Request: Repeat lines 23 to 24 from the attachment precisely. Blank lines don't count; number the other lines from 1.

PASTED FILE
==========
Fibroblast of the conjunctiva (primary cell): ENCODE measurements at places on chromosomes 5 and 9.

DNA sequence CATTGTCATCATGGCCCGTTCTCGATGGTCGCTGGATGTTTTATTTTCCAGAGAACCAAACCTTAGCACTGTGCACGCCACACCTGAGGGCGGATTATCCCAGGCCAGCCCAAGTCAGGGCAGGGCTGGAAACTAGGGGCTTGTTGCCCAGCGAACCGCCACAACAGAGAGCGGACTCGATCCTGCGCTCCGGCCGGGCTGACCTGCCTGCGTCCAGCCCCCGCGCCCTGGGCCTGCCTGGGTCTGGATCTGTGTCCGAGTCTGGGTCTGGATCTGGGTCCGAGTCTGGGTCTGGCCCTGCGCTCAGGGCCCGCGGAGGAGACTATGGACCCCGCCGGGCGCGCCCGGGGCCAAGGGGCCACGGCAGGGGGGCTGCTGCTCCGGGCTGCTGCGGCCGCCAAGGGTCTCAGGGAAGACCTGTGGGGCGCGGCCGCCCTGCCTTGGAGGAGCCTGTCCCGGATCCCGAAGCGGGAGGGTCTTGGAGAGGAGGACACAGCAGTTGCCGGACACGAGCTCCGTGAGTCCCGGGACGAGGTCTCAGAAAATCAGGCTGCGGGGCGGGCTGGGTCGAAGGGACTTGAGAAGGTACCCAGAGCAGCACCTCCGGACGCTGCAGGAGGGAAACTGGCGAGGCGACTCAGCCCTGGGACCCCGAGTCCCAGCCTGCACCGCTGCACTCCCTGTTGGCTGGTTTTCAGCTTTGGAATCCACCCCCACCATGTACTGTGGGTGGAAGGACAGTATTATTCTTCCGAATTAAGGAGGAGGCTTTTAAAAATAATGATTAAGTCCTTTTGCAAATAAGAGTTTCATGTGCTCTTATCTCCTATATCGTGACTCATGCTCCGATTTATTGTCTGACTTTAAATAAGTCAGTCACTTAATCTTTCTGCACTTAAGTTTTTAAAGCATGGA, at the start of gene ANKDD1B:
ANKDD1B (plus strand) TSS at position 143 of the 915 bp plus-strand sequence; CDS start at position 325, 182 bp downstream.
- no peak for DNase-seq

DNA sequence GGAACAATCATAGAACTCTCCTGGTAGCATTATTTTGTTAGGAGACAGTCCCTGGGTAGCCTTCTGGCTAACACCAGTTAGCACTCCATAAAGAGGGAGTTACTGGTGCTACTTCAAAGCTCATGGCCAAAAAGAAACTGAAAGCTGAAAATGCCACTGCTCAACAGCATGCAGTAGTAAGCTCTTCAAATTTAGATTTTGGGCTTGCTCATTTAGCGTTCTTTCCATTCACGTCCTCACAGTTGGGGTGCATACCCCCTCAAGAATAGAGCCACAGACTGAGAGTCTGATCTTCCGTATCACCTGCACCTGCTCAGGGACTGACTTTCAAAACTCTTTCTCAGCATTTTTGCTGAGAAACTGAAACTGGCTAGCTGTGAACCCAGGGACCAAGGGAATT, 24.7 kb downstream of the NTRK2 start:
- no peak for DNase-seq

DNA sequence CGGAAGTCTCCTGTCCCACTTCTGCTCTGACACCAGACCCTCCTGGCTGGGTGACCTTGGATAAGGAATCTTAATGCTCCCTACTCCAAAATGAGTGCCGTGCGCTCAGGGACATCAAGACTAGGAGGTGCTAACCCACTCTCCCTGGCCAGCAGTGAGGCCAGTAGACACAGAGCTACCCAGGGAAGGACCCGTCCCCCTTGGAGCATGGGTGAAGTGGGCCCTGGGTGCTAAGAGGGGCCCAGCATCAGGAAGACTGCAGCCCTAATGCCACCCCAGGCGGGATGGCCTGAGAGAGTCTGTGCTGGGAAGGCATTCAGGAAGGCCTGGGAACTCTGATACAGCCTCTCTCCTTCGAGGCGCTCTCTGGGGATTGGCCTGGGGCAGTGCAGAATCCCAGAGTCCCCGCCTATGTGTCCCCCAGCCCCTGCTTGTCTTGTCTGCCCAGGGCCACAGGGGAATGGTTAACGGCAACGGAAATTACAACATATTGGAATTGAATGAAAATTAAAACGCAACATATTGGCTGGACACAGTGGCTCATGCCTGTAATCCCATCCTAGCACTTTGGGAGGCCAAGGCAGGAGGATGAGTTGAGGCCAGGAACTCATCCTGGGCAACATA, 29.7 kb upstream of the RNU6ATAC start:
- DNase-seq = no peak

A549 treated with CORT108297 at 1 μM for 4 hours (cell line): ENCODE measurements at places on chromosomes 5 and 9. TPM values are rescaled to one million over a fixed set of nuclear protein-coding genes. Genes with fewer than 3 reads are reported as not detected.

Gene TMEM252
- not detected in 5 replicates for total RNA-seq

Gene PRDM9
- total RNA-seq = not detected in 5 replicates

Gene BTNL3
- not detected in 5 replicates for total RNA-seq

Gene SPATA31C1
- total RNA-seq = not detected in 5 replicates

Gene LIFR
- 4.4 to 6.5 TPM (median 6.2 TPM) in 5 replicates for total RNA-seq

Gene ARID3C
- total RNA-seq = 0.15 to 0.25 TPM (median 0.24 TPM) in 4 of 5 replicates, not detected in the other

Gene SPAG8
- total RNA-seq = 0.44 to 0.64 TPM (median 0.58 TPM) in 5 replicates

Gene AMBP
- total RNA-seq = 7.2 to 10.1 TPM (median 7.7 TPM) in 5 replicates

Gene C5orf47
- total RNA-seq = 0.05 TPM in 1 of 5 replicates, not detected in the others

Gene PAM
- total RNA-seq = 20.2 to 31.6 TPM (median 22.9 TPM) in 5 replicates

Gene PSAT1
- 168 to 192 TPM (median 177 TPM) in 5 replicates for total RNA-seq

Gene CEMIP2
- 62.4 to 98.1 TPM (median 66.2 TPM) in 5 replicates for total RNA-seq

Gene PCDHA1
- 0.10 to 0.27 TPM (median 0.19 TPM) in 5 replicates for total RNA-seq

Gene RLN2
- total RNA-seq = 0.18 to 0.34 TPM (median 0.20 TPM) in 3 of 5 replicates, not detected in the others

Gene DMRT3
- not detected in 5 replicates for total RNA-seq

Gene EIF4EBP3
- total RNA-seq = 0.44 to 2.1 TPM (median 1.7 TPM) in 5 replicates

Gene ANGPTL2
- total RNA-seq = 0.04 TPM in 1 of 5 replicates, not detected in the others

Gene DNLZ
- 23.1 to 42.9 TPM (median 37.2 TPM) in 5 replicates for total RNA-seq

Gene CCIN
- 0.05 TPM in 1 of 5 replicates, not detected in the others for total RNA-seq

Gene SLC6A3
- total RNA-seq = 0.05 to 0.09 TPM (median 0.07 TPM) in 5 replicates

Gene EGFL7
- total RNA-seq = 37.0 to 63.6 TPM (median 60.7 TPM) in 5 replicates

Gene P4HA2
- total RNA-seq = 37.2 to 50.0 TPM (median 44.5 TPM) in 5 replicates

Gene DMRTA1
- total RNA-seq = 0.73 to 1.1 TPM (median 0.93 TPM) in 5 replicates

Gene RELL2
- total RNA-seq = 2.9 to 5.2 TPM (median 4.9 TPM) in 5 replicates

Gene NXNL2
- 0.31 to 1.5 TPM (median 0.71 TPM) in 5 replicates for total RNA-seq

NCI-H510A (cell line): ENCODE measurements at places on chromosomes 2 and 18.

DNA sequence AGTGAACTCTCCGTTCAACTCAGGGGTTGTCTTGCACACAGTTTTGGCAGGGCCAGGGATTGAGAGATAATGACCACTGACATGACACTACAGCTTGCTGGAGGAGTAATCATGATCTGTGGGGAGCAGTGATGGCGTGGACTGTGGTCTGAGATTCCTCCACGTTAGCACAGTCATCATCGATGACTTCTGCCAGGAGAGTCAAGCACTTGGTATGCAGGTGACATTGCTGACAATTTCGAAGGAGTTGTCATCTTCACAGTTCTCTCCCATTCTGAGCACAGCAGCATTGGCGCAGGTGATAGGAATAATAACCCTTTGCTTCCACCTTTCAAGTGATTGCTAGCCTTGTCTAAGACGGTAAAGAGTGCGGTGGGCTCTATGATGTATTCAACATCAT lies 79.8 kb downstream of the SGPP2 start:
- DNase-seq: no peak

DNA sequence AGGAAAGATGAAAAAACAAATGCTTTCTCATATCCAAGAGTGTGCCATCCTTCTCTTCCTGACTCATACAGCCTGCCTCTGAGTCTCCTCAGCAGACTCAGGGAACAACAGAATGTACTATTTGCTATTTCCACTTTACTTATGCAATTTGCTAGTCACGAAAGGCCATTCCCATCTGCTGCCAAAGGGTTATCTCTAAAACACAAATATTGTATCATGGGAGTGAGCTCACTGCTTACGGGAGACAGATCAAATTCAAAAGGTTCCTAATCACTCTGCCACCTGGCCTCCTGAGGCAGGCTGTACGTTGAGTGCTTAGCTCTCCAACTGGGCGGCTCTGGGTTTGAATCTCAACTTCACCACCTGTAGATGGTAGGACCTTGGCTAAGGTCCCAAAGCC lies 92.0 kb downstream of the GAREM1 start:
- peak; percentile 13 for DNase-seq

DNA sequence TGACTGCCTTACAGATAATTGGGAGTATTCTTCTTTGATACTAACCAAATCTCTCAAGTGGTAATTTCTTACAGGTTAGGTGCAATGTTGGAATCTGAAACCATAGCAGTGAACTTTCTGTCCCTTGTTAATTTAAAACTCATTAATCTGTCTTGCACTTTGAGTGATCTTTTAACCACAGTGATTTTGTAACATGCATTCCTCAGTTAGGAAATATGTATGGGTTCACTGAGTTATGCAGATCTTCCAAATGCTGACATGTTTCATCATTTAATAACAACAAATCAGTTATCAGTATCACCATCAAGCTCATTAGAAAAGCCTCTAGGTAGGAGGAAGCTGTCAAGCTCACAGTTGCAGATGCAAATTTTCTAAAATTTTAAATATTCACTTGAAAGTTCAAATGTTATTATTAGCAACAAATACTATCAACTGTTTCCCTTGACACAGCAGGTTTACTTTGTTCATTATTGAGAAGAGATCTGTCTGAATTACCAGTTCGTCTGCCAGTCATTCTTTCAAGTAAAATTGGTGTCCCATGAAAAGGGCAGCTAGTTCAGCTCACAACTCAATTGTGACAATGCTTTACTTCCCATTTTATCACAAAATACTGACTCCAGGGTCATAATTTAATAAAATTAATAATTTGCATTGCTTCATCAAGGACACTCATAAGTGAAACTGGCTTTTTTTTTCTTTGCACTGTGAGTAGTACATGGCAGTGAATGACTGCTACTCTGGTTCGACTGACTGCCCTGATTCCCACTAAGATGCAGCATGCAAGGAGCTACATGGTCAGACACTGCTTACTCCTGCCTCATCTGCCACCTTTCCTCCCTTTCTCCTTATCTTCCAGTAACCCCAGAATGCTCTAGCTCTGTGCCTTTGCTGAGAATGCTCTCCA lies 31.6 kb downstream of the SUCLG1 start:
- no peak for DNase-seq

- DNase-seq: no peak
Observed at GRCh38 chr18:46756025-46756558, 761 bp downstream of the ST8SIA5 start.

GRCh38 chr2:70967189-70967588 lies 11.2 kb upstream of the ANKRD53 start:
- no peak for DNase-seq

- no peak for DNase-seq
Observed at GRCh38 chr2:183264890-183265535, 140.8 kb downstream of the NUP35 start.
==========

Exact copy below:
- total RNA-seq = 0.44 to 0.64 TPM (median 0.58 TPM) in 5 replicates

Gene AMBP